Movie still from 1945's "Leave Her to Heaven."

Leave Her to Heaven April 26, 2017        

Though it’s lensed in a candy-colored Technicolor which inspires remembrances of the melodramas of Douglas Sirk, 1945’s Leave Her to Heaven is anything but rosily dramatic. This is a film which homes one of cinema’s great villains.  Only the villain isn’t your typical Frank Booth or Darth Vader, operatically evil and eerily unflinching.  The villain of Leave Her to Heaven is an ethereally beautiful, 20-something brunette who looks like a cheesecake model but is actually a cold-blooded killer.


She is Ellen Berent (a superb Gene Tierney), a glamorous socialite who could rival Rita Hayworth or Yvonne De Carlo in her sheer ability to stop any man dead in his tracks just to get a closer look at her radiant beauty.  We’re initially introduced to her in a similar fashion: she’s taking a train back to her family’s sprawling property when she catches the eye of Richard Harland (Cornel Wilde), an author about her age and about her male equivalent in terms of cinematic allure.


The attraction proves mutual, perhaps even stronger on Berent’s part due to her obsession with her late father, whom Harland resembles.  After a quick courtship which prompts Berent to jilt the man she’s engaged to (Vincent Price) and which sees Harland get to know Berent’s family better than his own, the two are married.  Berent persuades Harland to move with her to “Back of the Moon,” a lakeside property in the middle of nowhere.


The union is blissful for its first few days – Berent and Harland’s investment in one another, at least physically, has hardly waned since the day they first met.  But time reveals that the doting, possibly too loving Berent isn’t exactly a harmless kind of caring.  She loves too much, so much so that she wouldn’t hesitate to kill anyone she believes threatens Harland’s love for her.


Over the course of Leave Her to Heaven, she manipulates, sabotages, and murders, all the while keeping her luminous beauty so intact that we’d never much expect her to be the beast she really is.  Keeping a straight face and assuring us that maybe this isn’t a thriller (more psychological horror with a mean streak), the movie is a gorgeous, scary film noir which exaggerates romantic and erotic jealousy.  We’d be inconsiderate not to respond to its ingenious ways of conjoining the pretty with the poisonous.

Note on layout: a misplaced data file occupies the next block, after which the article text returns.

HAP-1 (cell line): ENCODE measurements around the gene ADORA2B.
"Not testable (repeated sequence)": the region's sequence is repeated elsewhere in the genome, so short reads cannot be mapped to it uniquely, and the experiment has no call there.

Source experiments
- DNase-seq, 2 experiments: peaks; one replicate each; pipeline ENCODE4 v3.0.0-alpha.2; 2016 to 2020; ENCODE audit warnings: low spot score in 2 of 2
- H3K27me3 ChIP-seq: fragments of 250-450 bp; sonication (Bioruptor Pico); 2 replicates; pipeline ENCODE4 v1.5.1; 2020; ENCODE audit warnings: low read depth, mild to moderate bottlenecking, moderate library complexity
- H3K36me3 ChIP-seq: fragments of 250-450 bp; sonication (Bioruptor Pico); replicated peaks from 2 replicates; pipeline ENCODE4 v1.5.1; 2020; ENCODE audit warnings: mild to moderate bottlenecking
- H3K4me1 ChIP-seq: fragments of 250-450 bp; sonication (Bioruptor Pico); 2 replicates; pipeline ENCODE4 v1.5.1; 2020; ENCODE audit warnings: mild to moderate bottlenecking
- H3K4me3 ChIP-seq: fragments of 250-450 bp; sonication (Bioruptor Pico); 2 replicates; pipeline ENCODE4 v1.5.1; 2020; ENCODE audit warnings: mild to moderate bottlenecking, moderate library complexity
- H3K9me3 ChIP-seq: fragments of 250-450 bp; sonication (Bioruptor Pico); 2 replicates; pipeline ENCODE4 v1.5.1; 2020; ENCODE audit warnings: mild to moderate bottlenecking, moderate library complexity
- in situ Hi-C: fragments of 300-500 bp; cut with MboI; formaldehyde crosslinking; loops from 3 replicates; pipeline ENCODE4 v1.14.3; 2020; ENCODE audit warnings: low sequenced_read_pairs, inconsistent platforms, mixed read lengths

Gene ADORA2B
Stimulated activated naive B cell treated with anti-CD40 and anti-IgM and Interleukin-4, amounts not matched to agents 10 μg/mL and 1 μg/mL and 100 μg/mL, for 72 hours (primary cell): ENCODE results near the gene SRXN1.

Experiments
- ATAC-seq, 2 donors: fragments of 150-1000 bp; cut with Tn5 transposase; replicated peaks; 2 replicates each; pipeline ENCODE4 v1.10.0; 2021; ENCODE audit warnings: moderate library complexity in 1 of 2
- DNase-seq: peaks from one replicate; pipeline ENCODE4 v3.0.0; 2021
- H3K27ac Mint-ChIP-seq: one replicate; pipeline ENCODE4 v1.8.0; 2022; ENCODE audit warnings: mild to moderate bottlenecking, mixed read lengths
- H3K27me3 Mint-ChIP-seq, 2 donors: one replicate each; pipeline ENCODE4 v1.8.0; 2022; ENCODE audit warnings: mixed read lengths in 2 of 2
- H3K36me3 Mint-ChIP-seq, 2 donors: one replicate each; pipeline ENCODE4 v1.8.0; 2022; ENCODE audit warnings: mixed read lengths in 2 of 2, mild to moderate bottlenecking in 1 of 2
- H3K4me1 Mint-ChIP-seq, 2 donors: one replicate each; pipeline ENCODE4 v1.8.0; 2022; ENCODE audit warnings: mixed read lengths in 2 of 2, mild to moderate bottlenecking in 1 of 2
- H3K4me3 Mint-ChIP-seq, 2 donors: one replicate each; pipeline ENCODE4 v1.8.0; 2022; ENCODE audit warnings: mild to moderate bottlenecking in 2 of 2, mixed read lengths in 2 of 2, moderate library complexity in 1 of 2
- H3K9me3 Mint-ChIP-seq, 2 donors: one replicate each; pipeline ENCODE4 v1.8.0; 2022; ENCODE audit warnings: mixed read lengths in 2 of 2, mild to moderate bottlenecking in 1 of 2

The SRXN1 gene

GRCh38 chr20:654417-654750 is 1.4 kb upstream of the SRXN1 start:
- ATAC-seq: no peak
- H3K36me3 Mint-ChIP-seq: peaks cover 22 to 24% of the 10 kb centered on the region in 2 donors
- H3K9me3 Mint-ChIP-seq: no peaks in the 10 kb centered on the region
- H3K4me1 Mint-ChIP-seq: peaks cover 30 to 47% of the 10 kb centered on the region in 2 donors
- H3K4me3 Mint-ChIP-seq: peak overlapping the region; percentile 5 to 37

It’s grandiose and slightly overwrought, but it’s precisely overblown.  Jo Swerling, who uses Ben Ames Williams’ 1944 novel of the same name as his source, carefully enlivens the superfluousness of the original material and finds common ground between implausibility and genuine terror.  And the movie parallels his calculated writing.  It could go flying off the rails at any moment, and yet it inspires terse dread that keeps us compelled.  Even its loud, extravagantly stagey finale feels right.


It’s the performance of Tierney, though, that makes Leave Her to Heaven such an exceptionally unsettling feature.  Twenty-five at the time of the film’s release, Tierney was at the height of her career, coming off the notable successes of Heaven Can Wait (1943), a timeless black comedy, and Laura (1944), the classic noir picture in which she played the title character.  


But it was Leave Her to Heaven which solidified and continues to solidify her standing as one of her generation’s finest performers.  Any actress can play a femme fatale with enough impishness to prove themselves lucrative.  But Tierney takes the done-to-death character type a step further.  We can see her hatred, her psychiatric instability, rumbling in her eyes.  Her every move is motivated by unbridled jealousy and delusion, and Tierney’s characterization is sharper than the point of an ice pick.  She demands that we try to get inside her head, her character difficult to pinpoint because her dementia seems so authentic.  


Tierney received her sole Oscar nomination for her performance in the film, and it’s an understatement to say that her work in Leave Her to Heaven is the best of her career.  Few other films allowed her to showcase her performative brilliance as exquisitely.


The film, and Tierney’s performance, was recently dissected in a thought-provoking Village Voice piece which paired the movie with Laura to ponder why femininity essentially becomes a prison in both features.  Leave Her to Heaven, though, becomes the more discussed film in the article, coming to the conclusion that Tierney’s “face is like a lake where the smallest ripples feel profound, and she understands that beauty can be both weapon and wound.”


Nothing captures the power of the movie better than that statement.  Here is a film that subverts the age-old fascination with youthful female beauty and its eventual destruction and ensures that that fascination become something entirely more sinister. Leave Her to Heaven is never obvious.  It’s perpetually scheming, lurid.  To watch it is to be imprisoned by it – it’s magnetic, eye-catching, and best yet, chilling. A